Iron also plays a key role in energy metabolism. This is because our cells need the trace element to produce ATP (our body's main source of energy) in the mitochondria. Perhaps you still remember with horror the respiratory chain from biology class. Without iron, these complex energy production reactions cannot take place. If the iron store is not sufficiently filled, ATP production suffers. Less energy is available to the body. Tiredness, exhaustion and exhaustion can be the result.

The immune system also needs iron to function properly. Immune cells can only be produced and activated if there is enough iron in the body. An iron deficiency weakens the immune system and makes the body more susceptible to infections. For example, a team of researchers from the German Cancer Institute in Heidelberg was able to show in experiments with mice that an iron deficiency also inhibits the production of so-called neutrophils, which make up almost two-thirds of our white blood cells.

Already in the womb, an adequate supply of iron to the embryo is vital. This is because iron is significantly involved in brain maturation. Our brain needs the trace element for optimal development. Especially in the first 3 years of life, iron deficiency anemia can impair the acquisition of cognitive abilities. But even in adulthood, an iron deficiency can limit mental performance. If our brain does not get enough iron, it often leads to a lack of concentration or forgetfulness.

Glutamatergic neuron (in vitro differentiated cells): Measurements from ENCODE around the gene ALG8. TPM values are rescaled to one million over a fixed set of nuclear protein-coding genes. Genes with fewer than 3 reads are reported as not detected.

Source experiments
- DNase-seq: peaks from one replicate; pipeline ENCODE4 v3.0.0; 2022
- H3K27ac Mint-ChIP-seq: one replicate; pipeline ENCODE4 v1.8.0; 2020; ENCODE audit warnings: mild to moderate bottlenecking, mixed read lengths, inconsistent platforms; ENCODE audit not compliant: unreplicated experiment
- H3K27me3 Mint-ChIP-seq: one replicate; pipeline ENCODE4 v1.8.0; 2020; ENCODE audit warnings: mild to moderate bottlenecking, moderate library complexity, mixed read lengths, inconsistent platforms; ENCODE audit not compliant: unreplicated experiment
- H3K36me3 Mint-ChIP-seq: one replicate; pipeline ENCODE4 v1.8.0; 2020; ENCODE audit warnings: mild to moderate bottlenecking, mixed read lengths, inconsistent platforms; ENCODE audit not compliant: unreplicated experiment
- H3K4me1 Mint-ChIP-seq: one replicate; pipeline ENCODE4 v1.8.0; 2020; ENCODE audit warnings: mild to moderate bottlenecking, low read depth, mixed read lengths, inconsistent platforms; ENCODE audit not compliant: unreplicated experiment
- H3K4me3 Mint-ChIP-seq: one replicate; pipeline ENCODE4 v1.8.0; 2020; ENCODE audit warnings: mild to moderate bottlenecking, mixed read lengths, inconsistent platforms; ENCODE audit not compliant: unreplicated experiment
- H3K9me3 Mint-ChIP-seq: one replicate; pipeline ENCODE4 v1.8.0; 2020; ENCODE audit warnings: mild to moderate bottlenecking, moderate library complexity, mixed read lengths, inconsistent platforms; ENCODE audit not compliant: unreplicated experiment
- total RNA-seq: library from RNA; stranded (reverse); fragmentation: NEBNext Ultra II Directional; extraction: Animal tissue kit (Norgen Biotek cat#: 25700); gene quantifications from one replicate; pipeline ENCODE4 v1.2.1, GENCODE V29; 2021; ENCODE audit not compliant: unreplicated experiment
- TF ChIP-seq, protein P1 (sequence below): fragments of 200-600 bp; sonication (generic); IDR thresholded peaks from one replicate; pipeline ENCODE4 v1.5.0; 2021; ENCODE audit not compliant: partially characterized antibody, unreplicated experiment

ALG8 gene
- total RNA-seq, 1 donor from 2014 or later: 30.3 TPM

Causes of iron deficiency

If more iron is consumed over a longer period of time than is absorbed by the body, this is referred to as iron deficiency. The iron stores in the body must be opened, as there is not enough supply through food. Although the body's iron stores are not completely filled in the case of an iron deficiency, the HB value (hemoglobin content of red blood cells) remains inconspicuous. Just a glance at the ferritin value reveals how the iron store is doing.

Chronic blood loss due to periods

In Germany, chronic blood loss is the most common reason for iron deficiency. Iron deficiency anaemia is only spoken of when the hemoglobin concentration in the blood is below the sexual or sexual or gender levels. age-specific benchmark. For young women, this drop is mainly due to the monthly period. 15% of all women tend to have heavy menstrual bleeding and are therefore particularly at risk. Furthermore, fibroids, i.e. growths in the uterus, and tumors can lead to blood loss. Less commonly, the excretion of hemoglobin in the urine is due to hemolysis (breakdown of the blood) as a symptom of infectious diseases such as malaria or yellow fever.

Iron deficiency in inflammatory bowel disease